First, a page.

Each year, a portion of money generated through the sales of North Carolina’s coastal recreational fishing licenses is set aside to fund projects to benefit anglers, fish species, and fishing access points. This year, more than $1.7 million will be split between 15 projects.

The money will be used to fund projects across three different focus areas. The People Focus Area is made up of education projects and public water access projects. The Fish Focus Area funds fisheries research projects. Finally, the Habitat Focus Area will pay for projects that protect or enhance the habitat of fish.

The majority of the $1.7 million has been approved for the People Focus Area, which is made up of six different projects to benefit anglers. These total $983,505, and include the following projects, along with the dollar amount set aside for each:

$77,750 has been earmarked for the fourth update and printing of the North Carolina Coastal Recreational Angler’s Guide.

$11,800 will be used to continue funding the Marine Patrol Education Team, providing educational equipment and resources to the N.C. Marine Patrol.

$69,955 has been set aside to install a fishing pier and kayak launch in the town of Oak Island. This will be an Americans with Disabilities Act-compliant launch.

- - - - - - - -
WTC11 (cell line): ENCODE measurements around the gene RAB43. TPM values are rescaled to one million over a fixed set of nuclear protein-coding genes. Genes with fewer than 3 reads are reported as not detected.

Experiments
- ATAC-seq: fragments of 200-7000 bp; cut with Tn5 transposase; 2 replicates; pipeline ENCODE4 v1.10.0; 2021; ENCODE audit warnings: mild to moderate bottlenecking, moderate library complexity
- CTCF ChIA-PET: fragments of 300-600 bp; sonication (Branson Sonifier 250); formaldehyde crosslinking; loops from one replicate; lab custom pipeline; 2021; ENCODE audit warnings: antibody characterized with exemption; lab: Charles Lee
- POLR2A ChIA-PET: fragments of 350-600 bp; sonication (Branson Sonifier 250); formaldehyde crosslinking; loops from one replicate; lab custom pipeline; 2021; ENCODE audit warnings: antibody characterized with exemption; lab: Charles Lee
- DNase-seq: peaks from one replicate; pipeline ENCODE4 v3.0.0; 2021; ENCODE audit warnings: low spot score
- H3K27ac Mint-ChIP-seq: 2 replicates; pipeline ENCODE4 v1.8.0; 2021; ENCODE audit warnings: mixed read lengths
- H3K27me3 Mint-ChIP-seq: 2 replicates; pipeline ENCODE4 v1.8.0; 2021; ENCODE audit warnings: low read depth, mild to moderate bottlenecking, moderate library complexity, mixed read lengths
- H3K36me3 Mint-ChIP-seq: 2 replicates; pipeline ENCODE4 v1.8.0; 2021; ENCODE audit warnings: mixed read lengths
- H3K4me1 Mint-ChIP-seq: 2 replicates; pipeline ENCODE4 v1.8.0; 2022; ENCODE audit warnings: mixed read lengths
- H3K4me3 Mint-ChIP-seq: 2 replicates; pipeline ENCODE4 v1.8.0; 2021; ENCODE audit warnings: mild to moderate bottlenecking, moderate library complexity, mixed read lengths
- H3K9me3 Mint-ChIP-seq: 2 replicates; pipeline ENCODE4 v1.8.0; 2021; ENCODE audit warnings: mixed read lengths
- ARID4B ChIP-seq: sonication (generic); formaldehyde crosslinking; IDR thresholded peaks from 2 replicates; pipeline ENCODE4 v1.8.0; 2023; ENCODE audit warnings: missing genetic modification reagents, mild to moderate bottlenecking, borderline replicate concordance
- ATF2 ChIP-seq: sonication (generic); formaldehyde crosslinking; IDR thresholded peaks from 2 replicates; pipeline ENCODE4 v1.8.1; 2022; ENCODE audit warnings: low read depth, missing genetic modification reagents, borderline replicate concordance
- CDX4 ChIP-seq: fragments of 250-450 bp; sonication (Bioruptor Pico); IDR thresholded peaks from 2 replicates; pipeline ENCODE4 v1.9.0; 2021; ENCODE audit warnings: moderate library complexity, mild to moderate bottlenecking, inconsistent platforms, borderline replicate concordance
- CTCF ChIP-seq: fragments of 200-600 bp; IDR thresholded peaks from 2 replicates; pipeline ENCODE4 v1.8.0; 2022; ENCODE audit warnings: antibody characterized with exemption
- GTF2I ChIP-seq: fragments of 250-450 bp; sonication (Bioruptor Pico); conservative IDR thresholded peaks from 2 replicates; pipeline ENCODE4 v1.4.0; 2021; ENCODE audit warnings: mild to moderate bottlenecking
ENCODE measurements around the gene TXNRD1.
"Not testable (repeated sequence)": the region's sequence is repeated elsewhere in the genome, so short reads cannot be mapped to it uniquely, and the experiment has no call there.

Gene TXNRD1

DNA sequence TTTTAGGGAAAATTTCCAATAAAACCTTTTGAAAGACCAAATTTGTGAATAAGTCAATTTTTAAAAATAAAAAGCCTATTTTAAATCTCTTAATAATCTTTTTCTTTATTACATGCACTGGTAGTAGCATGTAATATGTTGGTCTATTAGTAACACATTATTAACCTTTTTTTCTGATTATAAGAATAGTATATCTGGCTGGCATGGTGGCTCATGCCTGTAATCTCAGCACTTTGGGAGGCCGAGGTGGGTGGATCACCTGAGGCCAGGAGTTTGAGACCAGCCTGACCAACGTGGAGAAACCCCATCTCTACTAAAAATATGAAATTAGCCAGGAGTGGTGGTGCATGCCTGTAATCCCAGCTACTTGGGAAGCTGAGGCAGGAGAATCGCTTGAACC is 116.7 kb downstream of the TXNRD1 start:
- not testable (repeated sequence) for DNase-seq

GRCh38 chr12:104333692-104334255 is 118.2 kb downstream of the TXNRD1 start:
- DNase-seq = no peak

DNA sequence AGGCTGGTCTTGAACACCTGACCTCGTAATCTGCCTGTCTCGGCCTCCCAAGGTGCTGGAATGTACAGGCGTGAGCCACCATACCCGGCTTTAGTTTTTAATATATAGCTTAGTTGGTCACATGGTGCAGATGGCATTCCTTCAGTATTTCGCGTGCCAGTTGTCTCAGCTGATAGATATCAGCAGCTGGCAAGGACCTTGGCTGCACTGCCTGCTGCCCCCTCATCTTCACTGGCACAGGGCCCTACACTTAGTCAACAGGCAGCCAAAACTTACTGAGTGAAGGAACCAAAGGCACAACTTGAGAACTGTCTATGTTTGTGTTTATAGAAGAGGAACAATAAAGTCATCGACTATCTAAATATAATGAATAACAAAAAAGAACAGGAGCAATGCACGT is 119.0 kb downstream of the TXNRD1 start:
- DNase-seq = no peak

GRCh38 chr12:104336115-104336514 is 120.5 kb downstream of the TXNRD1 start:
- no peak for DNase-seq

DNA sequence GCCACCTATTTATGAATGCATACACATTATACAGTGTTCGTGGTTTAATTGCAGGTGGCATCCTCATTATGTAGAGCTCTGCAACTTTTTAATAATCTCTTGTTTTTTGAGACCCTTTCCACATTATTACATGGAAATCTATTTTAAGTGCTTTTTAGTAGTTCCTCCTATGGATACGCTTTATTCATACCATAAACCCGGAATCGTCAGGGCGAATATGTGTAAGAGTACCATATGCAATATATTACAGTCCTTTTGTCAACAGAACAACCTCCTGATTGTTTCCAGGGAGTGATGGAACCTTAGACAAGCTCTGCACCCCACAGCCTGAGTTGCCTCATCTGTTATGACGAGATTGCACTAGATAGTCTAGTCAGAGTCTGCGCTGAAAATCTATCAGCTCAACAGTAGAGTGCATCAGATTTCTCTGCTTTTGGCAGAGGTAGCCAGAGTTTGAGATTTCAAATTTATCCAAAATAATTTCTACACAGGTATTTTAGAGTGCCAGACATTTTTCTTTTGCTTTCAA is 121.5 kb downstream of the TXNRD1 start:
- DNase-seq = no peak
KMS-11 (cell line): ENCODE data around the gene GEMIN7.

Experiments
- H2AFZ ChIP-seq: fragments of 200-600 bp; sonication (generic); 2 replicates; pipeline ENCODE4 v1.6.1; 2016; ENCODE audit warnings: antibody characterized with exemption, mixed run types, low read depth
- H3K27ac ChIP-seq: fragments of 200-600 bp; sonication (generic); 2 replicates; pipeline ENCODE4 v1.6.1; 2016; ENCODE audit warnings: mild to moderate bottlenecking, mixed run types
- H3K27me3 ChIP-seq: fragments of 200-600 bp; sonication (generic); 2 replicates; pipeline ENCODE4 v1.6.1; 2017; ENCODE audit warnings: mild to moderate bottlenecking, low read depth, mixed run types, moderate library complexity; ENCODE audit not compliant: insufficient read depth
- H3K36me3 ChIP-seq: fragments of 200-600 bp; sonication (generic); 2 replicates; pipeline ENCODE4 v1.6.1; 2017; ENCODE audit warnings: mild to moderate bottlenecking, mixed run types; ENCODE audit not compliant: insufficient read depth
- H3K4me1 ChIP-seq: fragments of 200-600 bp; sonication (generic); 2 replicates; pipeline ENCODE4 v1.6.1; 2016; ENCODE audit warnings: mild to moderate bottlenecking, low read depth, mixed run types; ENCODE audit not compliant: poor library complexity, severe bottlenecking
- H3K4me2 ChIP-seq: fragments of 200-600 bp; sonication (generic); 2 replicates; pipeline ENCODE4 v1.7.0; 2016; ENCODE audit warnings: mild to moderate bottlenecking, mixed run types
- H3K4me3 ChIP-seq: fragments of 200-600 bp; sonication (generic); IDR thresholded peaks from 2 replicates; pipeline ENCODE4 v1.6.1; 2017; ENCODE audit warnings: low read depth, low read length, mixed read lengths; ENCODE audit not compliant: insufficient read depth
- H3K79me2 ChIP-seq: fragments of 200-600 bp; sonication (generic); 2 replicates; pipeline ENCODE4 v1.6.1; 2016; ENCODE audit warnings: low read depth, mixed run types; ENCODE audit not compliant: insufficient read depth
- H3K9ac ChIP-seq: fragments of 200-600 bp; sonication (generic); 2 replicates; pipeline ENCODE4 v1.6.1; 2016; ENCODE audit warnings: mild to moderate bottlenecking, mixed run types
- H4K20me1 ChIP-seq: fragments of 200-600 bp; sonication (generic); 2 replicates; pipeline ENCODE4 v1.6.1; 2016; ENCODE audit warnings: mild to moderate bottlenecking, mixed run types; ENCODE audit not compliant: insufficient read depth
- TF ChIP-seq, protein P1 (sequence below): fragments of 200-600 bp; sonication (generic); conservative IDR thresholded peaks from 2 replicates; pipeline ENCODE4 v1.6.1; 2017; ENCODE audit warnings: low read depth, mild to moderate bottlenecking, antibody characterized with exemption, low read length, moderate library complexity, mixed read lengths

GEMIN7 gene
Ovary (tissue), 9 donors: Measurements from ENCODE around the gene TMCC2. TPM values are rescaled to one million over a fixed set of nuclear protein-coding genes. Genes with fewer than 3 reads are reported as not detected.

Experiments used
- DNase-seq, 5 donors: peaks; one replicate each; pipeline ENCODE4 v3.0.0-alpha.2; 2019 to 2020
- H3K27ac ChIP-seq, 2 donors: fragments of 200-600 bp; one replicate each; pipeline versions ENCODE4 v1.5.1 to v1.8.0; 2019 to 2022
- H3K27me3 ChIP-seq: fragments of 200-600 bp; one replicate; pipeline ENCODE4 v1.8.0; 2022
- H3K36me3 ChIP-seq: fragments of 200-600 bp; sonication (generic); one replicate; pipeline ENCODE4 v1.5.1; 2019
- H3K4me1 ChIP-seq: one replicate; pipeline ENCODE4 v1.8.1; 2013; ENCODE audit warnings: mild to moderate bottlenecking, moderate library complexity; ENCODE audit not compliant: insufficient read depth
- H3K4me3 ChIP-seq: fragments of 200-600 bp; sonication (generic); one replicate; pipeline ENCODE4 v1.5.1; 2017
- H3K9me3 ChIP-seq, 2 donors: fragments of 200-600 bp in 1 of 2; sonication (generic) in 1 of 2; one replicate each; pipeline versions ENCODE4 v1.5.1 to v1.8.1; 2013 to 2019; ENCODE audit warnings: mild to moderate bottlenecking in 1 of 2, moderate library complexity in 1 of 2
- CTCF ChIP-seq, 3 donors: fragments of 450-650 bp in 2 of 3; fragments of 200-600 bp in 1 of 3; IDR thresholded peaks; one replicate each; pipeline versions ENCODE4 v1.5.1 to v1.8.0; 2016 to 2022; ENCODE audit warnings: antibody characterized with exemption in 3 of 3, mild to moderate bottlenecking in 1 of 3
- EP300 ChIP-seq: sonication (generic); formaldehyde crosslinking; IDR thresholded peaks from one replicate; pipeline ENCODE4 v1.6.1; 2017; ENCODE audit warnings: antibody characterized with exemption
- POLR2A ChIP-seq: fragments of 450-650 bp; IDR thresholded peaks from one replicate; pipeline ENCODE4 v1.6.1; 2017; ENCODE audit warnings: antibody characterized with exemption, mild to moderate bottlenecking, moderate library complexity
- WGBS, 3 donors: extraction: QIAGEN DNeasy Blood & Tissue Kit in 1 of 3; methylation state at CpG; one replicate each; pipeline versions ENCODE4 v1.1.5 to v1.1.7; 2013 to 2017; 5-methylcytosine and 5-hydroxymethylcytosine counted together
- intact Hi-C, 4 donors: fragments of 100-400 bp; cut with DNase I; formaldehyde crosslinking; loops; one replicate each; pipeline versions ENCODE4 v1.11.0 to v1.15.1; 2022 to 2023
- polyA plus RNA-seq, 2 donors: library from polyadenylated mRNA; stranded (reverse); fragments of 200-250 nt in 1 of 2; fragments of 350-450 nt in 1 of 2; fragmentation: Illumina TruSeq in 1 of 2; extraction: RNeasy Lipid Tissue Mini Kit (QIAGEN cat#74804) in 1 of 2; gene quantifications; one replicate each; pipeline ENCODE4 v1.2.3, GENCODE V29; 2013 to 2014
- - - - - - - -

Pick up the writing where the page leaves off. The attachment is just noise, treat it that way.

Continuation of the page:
$185,000 will be used to acquire retired marine vessels which will be sunk and used as artificial reefs in Northern Onslow Bay.

$300,000 will go toward site improvements for boating and fishing access in the West Onslow Bay boating access area.

$339,000 will pay for improvements of the AR-430 nearshore artificial reef off of Brunswick County.

In the Fish Focus Area, five grants totaling $277,967 have been approved for these projects:

$46,392 to validate and update maturation schedules which will lead to better management of N.C. fisheries that are important to both commercial and recreational fishing.

$96,476 will go toward allowing equipment that will allow officers to perform license verifications, print documents, and finish reporting assignments while still afield.

$60,282 will be used for red drum research at the University of North Carolina at Wilmington.

Another $57,488 will go to UNC-Wilmington for studying specific research needs that will be identified by fisheries experts.

$17,329 will fund a year-long grant to complete surveys of anglers who fished in coastal areas in 2015.

The final four grants add up to $532,736, and will be distributed for these Habitat Focus Areas:

$77,103 for a submerged aquatic vegetation SONAR mapping survey in the Neuse River.

$101,200 is to be used in Deep Bay, West Bay, and Middle Bay sanctuaries to develop, enhance, and protect inshore fishing oyster reefs.

$250,000 will go to fund maintenance on the vessel West Bay to help meet the artificial reef and oyster sanctuary program.

$104,433 is awarded to study how sedimentation is affecting recreational fisheries.

Click here to contact Wayne Johannessen, Coastal Recreational Fishing License grants coordinator if you would like more information on these grants or on how the grant program works.